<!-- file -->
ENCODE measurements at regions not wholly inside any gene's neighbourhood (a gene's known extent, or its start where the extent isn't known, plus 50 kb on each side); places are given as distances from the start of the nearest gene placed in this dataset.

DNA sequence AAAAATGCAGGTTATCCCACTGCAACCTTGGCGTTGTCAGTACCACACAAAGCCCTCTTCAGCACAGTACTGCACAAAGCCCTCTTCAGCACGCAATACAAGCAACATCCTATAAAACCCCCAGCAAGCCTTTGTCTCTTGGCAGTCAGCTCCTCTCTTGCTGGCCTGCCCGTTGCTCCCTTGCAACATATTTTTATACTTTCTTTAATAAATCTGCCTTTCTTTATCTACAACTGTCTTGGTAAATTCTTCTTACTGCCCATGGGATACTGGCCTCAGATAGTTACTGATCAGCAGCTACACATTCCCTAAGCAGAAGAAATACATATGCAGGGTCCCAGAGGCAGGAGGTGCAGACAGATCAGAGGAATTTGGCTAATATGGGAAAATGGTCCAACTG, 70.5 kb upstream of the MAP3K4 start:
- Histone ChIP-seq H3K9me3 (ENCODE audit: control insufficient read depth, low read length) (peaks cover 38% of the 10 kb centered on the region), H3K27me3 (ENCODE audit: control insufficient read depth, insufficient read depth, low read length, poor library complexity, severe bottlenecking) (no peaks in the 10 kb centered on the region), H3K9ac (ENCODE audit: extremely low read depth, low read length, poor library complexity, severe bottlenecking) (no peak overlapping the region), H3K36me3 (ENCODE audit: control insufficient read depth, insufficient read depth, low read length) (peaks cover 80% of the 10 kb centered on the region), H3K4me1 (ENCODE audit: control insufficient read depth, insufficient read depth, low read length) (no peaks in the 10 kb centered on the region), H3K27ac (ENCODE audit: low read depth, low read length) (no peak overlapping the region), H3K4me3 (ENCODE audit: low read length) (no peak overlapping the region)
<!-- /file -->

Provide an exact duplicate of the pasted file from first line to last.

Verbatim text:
ENCODE measurements at regions not wholly inside any gene's neighbourhood (a gene's known extent, or its start where the extent isn't known, plus 50 kb on each side); places are given as distances from the start of the nearest gene placed in this dataset.

DNA sequence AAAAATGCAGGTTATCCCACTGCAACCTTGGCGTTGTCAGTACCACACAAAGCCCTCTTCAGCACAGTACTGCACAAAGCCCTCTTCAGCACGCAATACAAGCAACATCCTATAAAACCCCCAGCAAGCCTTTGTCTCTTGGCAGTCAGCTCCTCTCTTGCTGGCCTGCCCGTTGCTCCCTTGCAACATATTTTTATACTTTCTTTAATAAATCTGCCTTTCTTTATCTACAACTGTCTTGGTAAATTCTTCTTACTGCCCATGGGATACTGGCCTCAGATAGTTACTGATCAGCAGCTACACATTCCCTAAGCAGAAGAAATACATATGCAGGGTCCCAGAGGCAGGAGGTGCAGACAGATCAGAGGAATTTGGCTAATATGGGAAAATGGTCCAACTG, 70.5 kb upstream of the MAP3K4 start:
- Histone ChIP-seq H3K9me3 (ENCODE audit: control insufficient read depth, low read length) (peaks cover 38% of the 10 kb centered on the region), H3K27me3 (ENCODE audit: control insufficient read depth, insufficient read depth, low read length, poor library complexity, severe bottlenecking) (no peaks in the 10 kb centered on the region), H3K9ac (ENCODE audit: extremely low read depth, low read length, poor library complexity, severe bottlenecking) (no peak overlapping the region), H3K36me3 (ENCODE audit: control insufficient read depth, insufficient read depth, low read length) (peaks cover 80% of the 10 kb centered on the region), H3K4me1 (ENCODE audit: control insufficient read depth, insufficient read depth, low read length) (no peaks in the 10 kb centered on the region), H3K27ac (ENCODE audit: low read depth, low read length) (no peak overlapping the region), H3K4me3 (ENCODE audit: low read length) (no peak overlapping the region)